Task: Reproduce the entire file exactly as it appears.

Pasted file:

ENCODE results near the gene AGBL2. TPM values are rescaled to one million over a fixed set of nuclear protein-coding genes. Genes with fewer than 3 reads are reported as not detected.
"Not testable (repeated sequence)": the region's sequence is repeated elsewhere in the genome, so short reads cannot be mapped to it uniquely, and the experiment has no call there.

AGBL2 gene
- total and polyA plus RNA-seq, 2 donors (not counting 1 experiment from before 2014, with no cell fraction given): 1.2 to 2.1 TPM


ENCODE results near the gene AGBL2. TPM values are rescaled to one million over a fixed set of nuclear protein-coding genes. Genes with fewer than 3 reads are reported as not detected.
"Not testable (repeated sequence)": the region's sequence is repeated elsewhere in the genome, so short reads cannot be mapped to it uniquely, and the experiment has no call there.

AGBL2 gene
- total and polyA plus RNA-seq, 2 donors (not counting 1 experiment from before 2014, with no cell fraction given): 1.2 to 2.1 TPM